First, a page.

Learn the stance. Knowing how to swing a club is all-important to enjoying the game of golf, and a good swing starts with a good stance. The standard swing stance is a balanced and flexible starting point for your swing. Stand to the side of the golf ball (compared to the direction you want to hit it towards), facing it, with your feet set shoulder-width apart. Bend slightly at the knees and push your hips back while leaning your spine slightly forward toward the golf ball. There are other methods and techniques, but this basic stance is effective and widely used with very little variation even by professional golfers. Hold the golf club by the grip with both hands.



Wind up. Bring the club up and around yourself to set up a good, strong swing. Try to lead with the head of your golf club first, and let your hands, arms, and shoulders follow it in that order. Finally, to finish the windup, twist at the hip. This will allow you to get the maximum amount of power out of your swing without losing your balanced stance.



Bring your club high. Continue to follow through with the “wind up” motion described above. Let your wrists bend as your weight shifts to your swing side (typically the right ride for a right-handed golfer) so that you end up coiled with the head of the club pointing out towards the fairway, above and behind your head.



Shift into your swing. Lean into your leading leg to slightly shift your weight forward onto it as you swing the club around and towards the golf ball. Allow your back leg to bend as the weight shifts off of it, and follow through by pivoting on the toe of that foot as you complete your swing. With a little practice, the golf ball should be sailing through the air on a neat, controlled trajectory.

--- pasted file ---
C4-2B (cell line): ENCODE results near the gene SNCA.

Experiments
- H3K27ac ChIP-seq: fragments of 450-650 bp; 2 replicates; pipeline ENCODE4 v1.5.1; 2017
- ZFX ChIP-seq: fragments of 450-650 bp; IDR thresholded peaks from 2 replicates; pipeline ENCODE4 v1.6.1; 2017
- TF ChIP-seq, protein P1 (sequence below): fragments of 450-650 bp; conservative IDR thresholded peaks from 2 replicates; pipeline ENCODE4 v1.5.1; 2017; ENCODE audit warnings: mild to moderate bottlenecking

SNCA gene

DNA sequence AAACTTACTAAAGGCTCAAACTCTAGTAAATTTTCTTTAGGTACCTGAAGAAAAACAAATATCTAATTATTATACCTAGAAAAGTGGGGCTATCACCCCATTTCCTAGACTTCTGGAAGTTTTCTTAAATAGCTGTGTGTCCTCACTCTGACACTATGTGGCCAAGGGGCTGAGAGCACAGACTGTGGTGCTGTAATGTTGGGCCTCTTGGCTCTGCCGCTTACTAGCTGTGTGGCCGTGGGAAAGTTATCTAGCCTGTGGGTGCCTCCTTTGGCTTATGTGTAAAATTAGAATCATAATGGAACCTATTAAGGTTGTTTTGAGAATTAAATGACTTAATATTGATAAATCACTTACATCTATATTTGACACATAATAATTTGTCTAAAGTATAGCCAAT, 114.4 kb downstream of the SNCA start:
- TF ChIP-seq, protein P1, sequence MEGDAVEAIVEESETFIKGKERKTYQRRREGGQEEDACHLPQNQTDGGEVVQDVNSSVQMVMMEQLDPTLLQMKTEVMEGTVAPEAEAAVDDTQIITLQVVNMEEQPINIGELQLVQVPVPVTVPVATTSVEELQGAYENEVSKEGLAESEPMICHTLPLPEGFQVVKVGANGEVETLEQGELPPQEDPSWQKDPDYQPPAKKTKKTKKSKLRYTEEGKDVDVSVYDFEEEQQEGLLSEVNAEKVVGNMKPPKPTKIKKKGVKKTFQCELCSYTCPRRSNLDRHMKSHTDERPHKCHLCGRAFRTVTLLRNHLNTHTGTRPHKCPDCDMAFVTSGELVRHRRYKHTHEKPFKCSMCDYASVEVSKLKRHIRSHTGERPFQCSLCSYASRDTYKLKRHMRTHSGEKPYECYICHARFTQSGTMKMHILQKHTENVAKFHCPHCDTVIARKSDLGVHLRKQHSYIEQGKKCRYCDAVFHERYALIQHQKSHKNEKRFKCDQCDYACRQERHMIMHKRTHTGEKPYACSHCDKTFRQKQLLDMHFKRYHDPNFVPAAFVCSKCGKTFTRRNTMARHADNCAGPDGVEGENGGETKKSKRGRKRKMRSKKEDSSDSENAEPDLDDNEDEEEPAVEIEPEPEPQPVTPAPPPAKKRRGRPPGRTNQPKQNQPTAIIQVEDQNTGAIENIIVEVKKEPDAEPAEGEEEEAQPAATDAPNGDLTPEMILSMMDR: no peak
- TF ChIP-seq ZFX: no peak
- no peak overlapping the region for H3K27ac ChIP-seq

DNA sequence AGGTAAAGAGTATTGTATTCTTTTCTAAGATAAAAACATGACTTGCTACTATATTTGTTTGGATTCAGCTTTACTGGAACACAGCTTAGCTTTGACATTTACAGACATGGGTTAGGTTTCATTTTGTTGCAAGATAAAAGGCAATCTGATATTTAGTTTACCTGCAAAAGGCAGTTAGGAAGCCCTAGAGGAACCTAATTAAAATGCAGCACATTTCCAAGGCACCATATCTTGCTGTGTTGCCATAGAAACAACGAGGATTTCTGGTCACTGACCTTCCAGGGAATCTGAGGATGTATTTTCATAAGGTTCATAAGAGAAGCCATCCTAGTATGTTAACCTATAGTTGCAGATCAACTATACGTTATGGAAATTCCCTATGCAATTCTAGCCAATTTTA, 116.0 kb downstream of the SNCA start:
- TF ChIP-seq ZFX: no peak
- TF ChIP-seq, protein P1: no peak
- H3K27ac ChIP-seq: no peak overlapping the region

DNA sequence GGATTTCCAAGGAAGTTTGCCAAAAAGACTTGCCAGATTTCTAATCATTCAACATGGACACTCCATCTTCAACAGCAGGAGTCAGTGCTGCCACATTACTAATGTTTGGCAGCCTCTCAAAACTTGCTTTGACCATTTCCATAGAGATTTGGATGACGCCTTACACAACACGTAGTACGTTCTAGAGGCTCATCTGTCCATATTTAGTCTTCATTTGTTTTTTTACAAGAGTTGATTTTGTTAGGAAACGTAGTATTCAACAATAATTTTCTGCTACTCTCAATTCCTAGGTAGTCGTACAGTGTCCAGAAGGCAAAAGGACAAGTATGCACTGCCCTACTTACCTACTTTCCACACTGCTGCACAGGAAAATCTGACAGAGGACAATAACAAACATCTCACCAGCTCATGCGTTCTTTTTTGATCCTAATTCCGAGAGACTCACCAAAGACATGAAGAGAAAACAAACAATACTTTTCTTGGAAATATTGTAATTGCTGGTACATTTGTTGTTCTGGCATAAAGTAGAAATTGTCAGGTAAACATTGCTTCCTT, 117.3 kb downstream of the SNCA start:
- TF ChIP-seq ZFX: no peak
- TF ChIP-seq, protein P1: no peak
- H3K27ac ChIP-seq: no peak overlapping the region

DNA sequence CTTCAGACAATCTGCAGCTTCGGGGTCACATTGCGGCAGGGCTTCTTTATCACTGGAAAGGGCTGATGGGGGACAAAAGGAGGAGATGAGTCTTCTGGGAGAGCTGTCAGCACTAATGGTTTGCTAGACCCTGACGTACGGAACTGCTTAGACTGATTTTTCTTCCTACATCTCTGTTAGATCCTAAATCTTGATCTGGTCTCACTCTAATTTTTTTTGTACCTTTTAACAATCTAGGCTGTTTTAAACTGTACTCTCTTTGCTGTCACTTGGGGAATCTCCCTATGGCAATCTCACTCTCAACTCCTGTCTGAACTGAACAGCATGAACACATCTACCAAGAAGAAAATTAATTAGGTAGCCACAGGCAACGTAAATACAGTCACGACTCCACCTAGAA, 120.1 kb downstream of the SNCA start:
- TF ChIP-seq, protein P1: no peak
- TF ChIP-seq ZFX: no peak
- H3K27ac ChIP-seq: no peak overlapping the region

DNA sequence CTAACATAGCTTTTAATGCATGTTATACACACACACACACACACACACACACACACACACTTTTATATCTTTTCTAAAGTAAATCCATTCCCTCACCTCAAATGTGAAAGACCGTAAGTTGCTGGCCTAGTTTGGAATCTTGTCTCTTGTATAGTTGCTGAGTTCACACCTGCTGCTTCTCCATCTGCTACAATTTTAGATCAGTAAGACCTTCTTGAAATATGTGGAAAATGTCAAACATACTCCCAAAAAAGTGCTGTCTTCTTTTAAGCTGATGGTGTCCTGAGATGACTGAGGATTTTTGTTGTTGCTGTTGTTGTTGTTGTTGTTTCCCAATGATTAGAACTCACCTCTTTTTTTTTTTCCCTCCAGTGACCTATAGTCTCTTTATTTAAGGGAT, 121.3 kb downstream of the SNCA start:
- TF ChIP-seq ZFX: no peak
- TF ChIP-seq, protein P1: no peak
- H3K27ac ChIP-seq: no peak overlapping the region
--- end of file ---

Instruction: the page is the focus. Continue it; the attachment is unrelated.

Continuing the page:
Play the Game



Start at the tee box. A group of players meet at the first hole of their chosen course and take turns hitting their balls out of the tee box and (hopefully) onto the fairway or the green. A tee, which is a small wooden or plastic golf ball stand, may be used at the tee box, or the ball can be set on the grass, as each player prefers.



Continue in order. In the same order as the starting order, each player takes turns hitting his or her ball until all players have managed to sink the ball in the hole. Because of the potential danger of being hit by a flying golf ball, other members of the group should stand well away from, and never down the fairway from, the person who is swinging.

·    Even if a ball lands in the rough or a sand trap, its owner must hit it from that spot without moving it or altering the terrain. A ball that lands in a water hazard can be replaced with another ball as long as it is placed within two           club lengths of the hazard, but it will cost the player an extra point for that hole.

·    When two or more golf balls are on the putting green, it is acceptable to move any balls that might interfere with   another player's put, as long as the position is clearly marked and the ball is returned to that spot afterward.



Move to the next hole. Once all players in a group have tallied their final scores for a hole, the group may move on to the next hole. Golf courses are designed so that each hole can be visited in order without having to backtrack or cross in front of other people's games, but care should be taken to give other groups space if they are moving more slowly than your group. A typical round of golf can last anywhere from three to six hours.